Calo Verde

As a general rule, I wouldn’t recommend the creative path Justin K. Broadrick has chosen with his projects Jesu and Pale Sketcher, steering his heavier music to one (Jesu) and the more electronic based music to the other (Pale Sketcher).  Why not have one project that encompasses elements of both, with a rockin’ track here and something more mellow there?  Wouldn’t that produce a more fulfilling experience for the listener?  How are you going to ensure the quality of both projects?  Wouldn’t you be better off with one solid album then two, with two different names, each stuffed with filler?  For Broadrick, however, this decision makes sense.  As his interest in electronic music grew, Jesu’s releases lost some of their focus, and when he did do heavy, the songs felt top-heavy, without much of a low-end to sustain the types of thick, nuanced drones which had made Jesu’s reputation in the first place.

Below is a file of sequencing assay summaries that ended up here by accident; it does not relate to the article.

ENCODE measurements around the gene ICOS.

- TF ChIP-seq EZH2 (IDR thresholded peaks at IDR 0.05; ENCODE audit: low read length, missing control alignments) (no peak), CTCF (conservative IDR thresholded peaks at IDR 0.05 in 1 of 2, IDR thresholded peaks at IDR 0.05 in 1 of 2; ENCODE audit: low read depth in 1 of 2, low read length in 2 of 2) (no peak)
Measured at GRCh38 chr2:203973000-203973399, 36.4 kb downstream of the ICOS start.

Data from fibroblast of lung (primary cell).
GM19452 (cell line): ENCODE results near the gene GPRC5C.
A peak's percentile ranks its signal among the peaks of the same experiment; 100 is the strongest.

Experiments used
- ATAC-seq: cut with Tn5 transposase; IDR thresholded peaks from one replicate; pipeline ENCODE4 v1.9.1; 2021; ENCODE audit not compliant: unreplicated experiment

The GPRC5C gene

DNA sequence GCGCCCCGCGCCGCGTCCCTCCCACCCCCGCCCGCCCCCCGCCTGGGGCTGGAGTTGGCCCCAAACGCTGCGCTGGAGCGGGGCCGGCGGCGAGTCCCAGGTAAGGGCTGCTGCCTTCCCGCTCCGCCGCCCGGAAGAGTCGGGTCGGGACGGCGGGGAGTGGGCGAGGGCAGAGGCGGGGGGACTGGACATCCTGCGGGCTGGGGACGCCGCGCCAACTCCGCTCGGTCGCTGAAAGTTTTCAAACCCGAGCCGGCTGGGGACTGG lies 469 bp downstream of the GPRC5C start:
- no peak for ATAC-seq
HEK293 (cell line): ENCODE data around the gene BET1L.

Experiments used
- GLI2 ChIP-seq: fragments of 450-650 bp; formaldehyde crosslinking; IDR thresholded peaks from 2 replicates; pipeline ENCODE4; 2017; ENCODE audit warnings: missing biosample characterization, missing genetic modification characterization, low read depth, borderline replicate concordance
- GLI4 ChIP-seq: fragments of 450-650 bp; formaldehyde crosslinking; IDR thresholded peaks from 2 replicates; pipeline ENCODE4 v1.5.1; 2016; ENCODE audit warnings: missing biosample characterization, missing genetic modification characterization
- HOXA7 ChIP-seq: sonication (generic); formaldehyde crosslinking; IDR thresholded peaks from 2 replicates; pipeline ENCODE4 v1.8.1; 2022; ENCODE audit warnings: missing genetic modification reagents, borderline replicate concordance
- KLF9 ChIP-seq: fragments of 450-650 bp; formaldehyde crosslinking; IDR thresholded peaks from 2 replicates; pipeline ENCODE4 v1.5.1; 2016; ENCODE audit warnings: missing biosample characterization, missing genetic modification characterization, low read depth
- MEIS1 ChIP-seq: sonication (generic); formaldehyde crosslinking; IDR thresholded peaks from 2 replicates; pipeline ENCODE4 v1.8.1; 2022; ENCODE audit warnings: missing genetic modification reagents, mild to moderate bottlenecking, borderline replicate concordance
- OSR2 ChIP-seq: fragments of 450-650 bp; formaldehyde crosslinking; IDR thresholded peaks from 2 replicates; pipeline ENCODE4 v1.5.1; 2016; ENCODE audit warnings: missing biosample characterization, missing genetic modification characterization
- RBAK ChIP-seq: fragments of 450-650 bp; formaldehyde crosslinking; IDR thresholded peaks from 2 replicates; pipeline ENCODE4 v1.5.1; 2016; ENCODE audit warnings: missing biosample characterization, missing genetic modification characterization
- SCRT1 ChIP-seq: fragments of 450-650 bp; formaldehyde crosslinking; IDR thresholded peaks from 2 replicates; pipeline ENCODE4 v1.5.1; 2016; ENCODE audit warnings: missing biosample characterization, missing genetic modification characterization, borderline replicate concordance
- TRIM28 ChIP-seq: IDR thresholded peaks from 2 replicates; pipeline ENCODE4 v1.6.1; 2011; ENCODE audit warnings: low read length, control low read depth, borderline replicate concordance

Here on Ascension, true to his words, Broadrick has released Jesu’s heaviest record in quite some time, and his renewed focus on crunch and thump is both immediate and welcome.  The robust guitar sound on lead track, “Fools” can fill one’s head even at slighter volume levels as it shifts along well-paced progressions.  And, there’s drums.  Unlike recent releases, bass and drums don’t sound like an afterthought, but as an integral piece to the Broadrick experience.  When electronic elements do creep into the mix, they accessorize, but don’t drive the songs.  On “Birth Day,” the old-fashioned guitar drone is accompanied by flickering keys and a steady stream of white noise.  The result is as engrossing as it was the first time Broadrick tuned down and slowed down.  A similar strategy is employed on tracks like “King of Kings” and “Broken Home.”  While on “Small Wonder,” a quaintly delicate keyboard line is surrounded, nearly swallowed by the overriding burr and buzz, until the melody grandly and elegantly climbs and the keys reveal themselves to be capable of the same level of density and complexity of Jesu’s guitar tracks.  Ascension only falters when Broadrick strays from the base formula.  The mid-tempo alt-rocker, “Sedation,”  misses on shoegazer metal, and instead comes closer in approximation to late ’90s alt-metal, like the Deftones, but without the hooks.  And while it’s a welcome change of pace, it’s entirely inessential, and a rare misstep on the album where Broadrick got his deep and rumbling, loud and all-encompassing groove back.  7 out of 10 on The Rockometer.